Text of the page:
Second Candidate Enters Princeton Mayoral Race

Peter MarksPrinceton native Peter Marks will run for mayor of Princeton in the GOP primary this June, and hopes to challenge incumbent Democrat Liz Lempert in the November general election.

Marks, a commercial real estate developer who has previously run for a seat on the governing body, said win or lose, he hopes to bring important issues in town to people’s attention and spark discussion among residents. He cited zoning, development, and property taxes as critical issues that must be addressed to maintain the quality of life in Princeton.

Zoning and the town’s master plan both determine the shape and future of the town, and must be addressed, Marks said, adding that Princeton should maintain its size and town feel instead of becoming a city.

“My strong preference is that Princeton stay small and not become a city,” Marks said. “The borough should remain recognizably the borough, with single-family neighborhoods, grass, trees, streets no wider than they currently are, no additional parking garages, no increase is heights allowed for buildings, and no increase in density.”

He expressed amazement and frustration regarding some recent decisions by the town’s zoning board and said it is ridiculous that the current mayor and council have not amended the town’s zoning codes. The town enforces regulations selectively and capriciously, he said. Either the town should enforce laws, or change them, he said.

“I was astonished at a zoning hearing for the former Masonic Temple building to hear the chairman of the zoning board observe that on a previous request, the board had no choice but to grant a variance because most of the properties in that particular neighborhood had characteristics that were outside of the zoning for the neighborhood,” he said. “The zoning board is setting precedents by granting variances, and those approvals will be used and exploited by developers. Not only was there no thought about the precedents being set starting with the AvalonBay apartments project decision regarding the density for that site, but some people also welcomed the precedent, because it is accelerating the development of Princeton as a city. The change is incremental, but precedents are being set that are difficult to overcome.”

Developers are tearing down a lot of homes in town and in many cases are being allowed to build to the lot line, Marks said.

“An even worse precedent is the recent history in the last 10 or 20 years has been changing the town’s zoning and master plan to suit the privileged, whether its the university, a favored restaurateur, or a favorite group,” Marks said. “Meanwhile, ordinary people have to endure a lengthy process with uncertain results for minor requests. A master plan is not a plan if it is malleable.”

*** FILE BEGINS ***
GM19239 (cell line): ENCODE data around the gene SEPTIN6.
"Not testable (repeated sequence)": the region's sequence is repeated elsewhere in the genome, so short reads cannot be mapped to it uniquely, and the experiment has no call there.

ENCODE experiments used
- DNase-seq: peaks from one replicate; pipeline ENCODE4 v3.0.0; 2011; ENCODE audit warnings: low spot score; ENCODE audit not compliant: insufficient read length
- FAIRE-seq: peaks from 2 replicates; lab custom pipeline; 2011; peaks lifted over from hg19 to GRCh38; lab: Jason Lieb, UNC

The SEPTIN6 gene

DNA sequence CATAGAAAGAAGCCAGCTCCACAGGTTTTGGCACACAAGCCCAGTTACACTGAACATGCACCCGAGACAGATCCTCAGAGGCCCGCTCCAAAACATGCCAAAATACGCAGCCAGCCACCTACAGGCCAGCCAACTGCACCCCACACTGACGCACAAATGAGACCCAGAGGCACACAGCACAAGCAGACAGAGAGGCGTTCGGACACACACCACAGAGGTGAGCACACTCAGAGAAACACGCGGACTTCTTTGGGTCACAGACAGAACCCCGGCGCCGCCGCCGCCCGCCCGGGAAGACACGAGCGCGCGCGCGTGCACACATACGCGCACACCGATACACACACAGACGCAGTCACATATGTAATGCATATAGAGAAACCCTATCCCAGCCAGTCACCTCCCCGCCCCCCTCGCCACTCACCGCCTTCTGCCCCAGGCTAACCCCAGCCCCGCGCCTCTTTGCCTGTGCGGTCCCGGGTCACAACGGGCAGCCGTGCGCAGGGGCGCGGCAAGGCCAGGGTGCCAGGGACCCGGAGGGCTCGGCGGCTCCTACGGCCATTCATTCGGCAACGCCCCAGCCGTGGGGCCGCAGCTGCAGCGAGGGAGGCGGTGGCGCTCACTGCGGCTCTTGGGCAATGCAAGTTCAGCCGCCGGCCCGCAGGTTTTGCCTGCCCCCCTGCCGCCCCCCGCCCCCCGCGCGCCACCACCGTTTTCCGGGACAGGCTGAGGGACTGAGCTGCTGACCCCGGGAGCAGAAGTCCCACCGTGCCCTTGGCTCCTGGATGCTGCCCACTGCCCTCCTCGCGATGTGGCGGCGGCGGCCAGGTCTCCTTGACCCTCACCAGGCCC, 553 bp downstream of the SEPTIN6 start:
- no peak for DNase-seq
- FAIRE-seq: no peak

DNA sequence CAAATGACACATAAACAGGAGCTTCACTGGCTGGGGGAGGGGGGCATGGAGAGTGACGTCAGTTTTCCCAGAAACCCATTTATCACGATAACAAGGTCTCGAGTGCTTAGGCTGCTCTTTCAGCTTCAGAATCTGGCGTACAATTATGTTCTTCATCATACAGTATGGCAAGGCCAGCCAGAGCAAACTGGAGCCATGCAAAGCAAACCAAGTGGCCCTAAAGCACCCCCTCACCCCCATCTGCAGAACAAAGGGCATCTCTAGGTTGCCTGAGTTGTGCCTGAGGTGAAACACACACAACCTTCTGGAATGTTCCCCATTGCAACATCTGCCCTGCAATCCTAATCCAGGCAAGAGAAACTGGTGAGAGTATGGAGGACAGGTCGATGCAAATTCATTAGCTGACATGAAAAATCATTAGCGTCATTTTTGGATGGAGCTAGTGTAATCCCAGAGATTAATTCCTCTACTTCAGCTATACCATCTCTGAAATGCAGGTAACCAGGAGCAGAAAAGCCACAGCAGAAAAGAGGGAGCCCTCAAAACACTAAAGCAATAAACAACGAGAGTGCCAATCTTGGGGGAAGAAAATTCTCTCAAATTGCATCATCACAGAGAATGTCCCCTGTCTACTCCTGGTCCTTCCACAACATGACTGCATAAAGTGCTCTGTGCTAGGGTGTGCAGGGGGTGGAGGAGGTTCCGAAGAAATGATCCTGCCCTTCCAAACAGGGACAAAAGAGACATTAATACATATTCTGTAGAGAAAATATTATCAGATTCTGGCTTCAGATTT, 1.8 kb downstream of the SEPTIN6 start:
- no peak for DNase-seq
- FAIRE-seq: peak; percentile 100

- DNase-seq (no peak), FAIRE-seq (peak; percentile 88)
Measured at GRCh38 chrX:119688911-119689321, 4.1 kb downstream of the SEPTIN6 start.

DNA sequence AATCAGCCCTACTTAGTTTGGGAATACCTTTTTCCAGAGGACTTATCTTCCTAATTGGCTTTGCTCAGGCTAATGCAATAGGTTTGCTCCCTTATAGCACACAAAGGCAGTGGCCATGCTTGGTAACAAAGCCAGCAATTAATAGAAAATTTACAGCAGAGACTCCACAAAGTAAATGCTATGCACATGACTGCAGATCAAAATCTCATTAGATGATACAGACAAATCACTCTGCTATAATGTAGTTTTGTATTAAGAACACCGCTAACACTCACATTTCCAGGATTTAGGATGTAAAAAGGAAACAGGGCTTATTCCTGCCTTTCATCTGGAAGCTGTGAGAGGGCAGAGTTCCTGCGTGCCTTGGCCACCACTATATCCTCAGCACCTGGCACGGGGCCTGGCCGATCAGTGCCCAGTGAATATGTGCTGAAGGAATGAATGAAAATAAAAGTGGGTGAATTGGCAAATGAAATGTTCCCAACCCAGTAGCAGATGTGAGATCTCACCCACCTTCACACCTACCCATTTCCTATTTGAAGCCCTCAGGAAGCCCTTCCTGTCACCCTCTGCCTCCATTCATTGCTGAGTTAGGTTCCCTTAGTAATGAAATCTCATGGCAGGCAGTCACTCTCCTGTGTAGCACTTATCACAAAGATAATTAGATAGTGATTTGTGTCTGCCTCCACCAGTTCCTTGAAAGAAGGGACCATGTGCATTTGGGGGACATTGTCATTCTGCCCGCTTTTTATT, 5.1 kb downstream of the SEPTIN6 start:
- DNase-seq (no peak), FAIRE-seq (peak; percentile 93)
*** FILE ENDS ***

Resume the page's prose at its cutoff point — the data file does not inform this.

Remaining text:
Marks said the master plan has been amended in general to suit Princeton University. “I don’t have a grudge against the university, but I don’t think they should treat the town as a land bank,” he said.

The property tax burden is driving many longtime residents out of town, Marks said.

“Municipal officials in Princeton have a habit of excusing themselves by pointing out that municipal taxes are only 25 percent of the tax burden,” Marks said. “At the same time, they act as cheerleaders for the people who are elected to the county positions and the school board.”

Marks also said the push for more ratables will not solve the town’s tax woes. More ratables does not necessarily mean a larger portion of the town’s expenses will be covered, he said.

“That is a fool’s hope. The costs that come with greater density are much greater than the increased revenues, which is why cities are more expensive and get even more expensive as they get bigger,” he said. “The problems get bigger, and the problems become more intractable.”

Marks lamented the fact that nothing is being done to help residents stay in their homes. “The current situation in Princeton is fine if you view a house as real estate speculation,” he said. “But it’s not if you view your house as home, one you’d like to live in after you retire and your income levels off.”

When people talk about affordable housing, they limit the discussion to the creation of new subsidized units, Marks said.

“There is no discussion of existing single-family homes and duplexes that have been made unaffordable by rising land values, the rising tax burden, and the development pressures people are complaining about,” he said. “People are clamoring about affordable housing, yet at the same time, the high taxes are driving longtime residents out of houses that used to be affordable. The only way to reduce taxes is to reduce spending. The only way to reduce spending is if the population is stable.”

The school population is increasing, but the town does not have the money to build another school if it becomes necessary, and the local roads can barely accommodate the existing traffic volume, he said.